Martini friendly

Bill-newby L. G. William Chapman, B.A., LL.B.

The first martini I had in my life was in the sagging old Hôtel du Castor on Sussex Drive, Ottawa.  “Le Castor” or “Beaver House” was a legendary stopping place of the river giant Joseph Montferrand (known as “Joe Mufferaw” in Ottawa Valley folklore) and reputedly one of many drinking places frequented by Sir John A. MacDonald.  The hotel is now part of the “Mile of History” in Ottawa.  The interior has been modernized and its exterior restored to its original by the National Capital Commission.  The atmosphere in the bar was green – dark green leather chairs, pale green walls and something resembling green granite for the small square table tops.  Likely the carpet was greenish as well.  It is also possible that I am completely wrong about all of that though that is my honest recollection.

I can however say without prevarication that my first martini was a gin martini.  Although I then knew virtually nothing about martinis I did at least know that the concoction is commonly made with gin and dry Vermouth.  I never would have imagined the possibility of a vodka martini.  Nor would I have thought to have had the martini other than straight up in the traditional martini glass which is the manner in which we were both served our martinis on that important day in the late autumn of 1975.

I recollect the sensation of drinking gasoline as I took the first sip of my martini.  Little did I know that martinis translate jet fuel into rocket fuel.  After our second martini we had clearly settled in for the afternoon which was fortunately a Saturday afternoon and therefore uncluttered by pressing obligation.  My final and lasting impression of l’Hôtel du Castor was the declining sunlight on the brick cobblestones of the court yard behind the Hôtel.

That auspicious beginning for my martini career was explosive but not incendiary (at least not in the long run).  In fact the experience hardly stirred my imagination for years afterwards.  I must have considered the event unique and educational but nothing in the nature of addictive. Instead my subsequent years of imbibing were dedicated to blended whiskey and Porto.

In 1996 I began chumming with a friend who regularly drank martinis.  Even then I  wasn’t convinced to follow suit.  Several years later however – again on a sunny Saturday afternoon – I was introduced to the pleasures of a martini complemented by a luncheon of Sea Bass and sliced Beefsteak tomatoes.  This particular hedonism also transpired in the autumn since I recollect we sat before a blazing fireplace in a very comfortable apartment in the By Ward Market (pointedly not far from Sussex Drive).

Sometime after the turn of the century I began stocking vodka in the freezer. My mother had told me years earlier that the secret to a good martini was to pour off a cap of gin from the bottle, refill it with Vermouth, then store the bottle in the freezer.  For some reason I switched to vodka rather than gin when making my martinis although I made a point of stocking both in the freezer.  I discovered that when I entertained my friends, martinis were very popular.  In fact my guests would subsequently ask for them specifically. I can’t imagine that there was anything especially clever about the way I made the martinis other than that I served them in extraordinarily large glasses (what I derisively called “bathtubs on sticks”).  Indeed I became so wary of the effects which flowed from my martinis that I learned to limit my friends who were driving to no more than one (and even then they frequently reported the next day to having slept surprisingly well that night).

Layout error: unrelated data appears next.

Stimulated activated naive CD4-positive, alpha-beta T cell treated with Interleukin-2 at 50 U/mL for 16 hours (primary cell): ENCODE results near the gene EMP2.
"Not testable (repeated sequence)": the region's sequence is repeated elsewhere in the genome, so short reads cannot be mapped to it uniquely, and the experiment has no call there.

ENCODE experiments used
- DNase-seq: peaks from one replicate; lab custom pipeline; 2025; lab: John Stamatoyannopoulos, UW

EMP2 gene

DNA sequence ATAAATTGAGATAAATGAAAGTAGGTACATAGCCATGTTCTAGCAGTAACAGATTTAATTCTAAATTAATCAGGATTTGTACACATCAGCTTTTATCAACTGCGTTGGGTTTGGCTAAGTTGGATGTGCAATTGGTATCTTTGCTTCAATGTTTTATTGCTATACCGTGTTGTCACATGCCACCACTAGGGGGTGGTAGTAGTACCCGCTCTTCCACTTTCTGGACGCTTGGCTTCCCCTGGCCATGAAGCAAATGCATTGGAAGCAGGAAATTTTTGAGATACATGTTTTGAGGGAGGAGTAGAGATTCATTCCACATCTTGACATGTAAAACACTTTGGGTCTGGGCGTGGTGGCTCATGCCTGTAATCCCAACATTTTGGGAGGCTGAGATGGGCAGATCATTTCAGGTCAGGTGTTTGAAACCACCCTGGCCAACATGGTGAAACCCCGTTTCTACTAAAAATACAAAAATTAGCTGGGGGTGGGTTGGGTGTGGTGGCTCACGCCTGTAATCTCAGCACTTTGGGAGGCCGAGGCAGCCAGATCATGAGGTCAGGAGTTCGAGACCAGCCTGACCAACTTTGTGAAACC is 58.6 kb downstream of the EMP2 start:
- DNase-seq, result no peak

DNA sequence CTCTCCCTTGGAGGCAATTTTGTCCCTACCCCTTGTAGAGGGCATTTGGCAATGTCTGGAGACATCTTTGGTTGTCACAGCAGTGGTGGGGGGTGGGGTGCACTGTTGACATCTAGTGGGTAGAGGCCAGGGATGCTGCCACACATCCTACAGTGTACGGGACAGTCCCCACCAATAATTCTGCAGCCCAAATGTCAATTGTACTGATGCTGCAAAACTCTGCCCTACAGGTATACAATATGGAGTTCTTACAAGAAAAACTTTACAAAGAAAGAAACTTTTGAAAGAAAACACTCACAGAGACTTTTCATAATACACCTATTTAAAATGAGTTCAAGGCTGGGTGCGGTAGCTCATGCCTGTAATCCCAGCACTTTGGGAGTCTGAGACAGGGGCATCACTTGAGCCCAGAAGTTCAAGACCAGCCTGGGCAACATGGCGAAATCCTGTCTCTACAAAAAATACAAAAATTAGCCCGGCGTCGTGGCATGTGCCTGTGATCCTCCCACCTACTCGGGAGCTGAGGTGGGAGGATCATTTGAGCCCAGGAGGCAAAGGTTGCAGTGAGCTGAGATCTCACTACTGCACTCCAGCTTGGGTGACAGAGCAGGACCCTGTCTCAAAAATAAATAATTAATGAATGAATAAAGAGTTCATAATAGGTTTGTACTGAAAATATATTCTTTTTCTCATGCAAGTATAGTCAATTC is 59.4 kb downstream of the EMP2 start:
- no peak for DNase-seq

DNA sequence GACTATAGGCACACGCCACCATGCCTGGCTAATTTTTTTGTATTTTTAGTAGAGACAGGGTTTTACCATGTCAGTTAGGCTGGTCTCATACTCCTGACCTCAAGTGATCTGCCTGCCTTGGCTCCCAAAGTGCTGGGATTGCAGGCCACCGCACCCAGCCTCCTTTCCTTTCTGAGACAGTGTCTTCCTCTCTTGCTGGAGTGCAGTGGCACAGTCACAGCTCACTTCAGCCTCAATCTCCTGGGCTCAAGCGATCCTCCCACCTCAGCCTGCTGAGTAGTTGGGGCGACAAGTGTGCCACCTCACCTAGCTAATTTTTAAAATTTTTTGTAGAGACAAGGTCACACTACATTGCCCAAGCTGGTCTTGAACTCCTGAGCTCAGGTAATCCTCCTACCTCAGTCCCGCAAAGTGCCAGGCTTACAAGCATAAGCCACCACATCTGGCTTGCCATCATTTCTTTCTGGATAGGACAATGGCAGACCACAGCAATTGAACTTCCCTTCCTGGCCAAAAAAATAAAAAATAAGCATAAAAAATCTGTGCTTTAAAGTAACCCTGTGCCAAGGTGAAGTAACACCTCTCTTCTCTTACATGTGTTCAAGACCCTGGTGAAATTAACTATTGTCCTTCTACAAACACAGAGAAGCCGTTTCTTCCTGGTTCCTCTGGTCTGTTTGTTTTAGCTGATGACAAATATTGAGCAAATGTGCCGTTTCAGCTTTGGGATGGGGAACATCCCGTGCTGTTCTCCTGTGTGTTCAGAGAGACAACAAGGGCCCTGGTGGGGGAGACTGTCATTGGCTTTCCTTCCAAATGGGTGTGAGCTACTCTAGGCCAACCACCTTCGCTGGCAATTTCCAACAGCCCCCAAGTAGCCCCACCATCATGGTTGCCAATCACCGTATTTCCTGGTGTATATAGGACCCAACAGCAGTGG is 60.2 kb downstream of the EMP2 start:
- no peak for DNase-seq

My favourite indulgence in a martini was at the end of the day in front of a blazing fireplace with a novel by a renowned British author like Jane Austen or Virginia Woolf.  When my little French bulldog Monroe was still whinnying among us he would join me in the drawing room, prone on the leather couch nicely elevated from the draughts of the hardwood floors.  I did of course ensure that his every need was satisfied before I permitted myself the supreme relaxation of my ritual evening martini.

Lately my fondest memories of martinis revolve around two exceptional restaurant dinners in Toronto, one with my nieces at the Royal York Hotel (Epic), the other with close friends at La Société on Bloor Street.  In both instances the martinis were complemented by oysters on the half shell which I suppose is never a bad way to begin any meal but made all the more irresistible by the addition of the clear liquor.  As usual the martinis guaranteed an unsurpassed coziness at table.

Subsequently our journeys to South Carolina have been punctuated by thoroughly delightful martinis prepared by American bartenders who are well known for getting down to business.  Until recently it was frequently a disappointment to return to Canada to discover the restraint practiced by local bartenders.  In any event the modification is now lost upon me as I have nothing but fond memories of the martini to amuse me.  As you might have gathered I have little to say by way of disparagement about the martini even though I made an abrupt right turn upon my sixty-fifth birthday.  As the saying goes, “They are so history!”  Yet for me they are a reminder of the vigour of my youth.  I know it would be as preposterous to sustain the habit as it is to imagine I shall be forever young.  So I quit while I’m ahead.  But oh my they were good!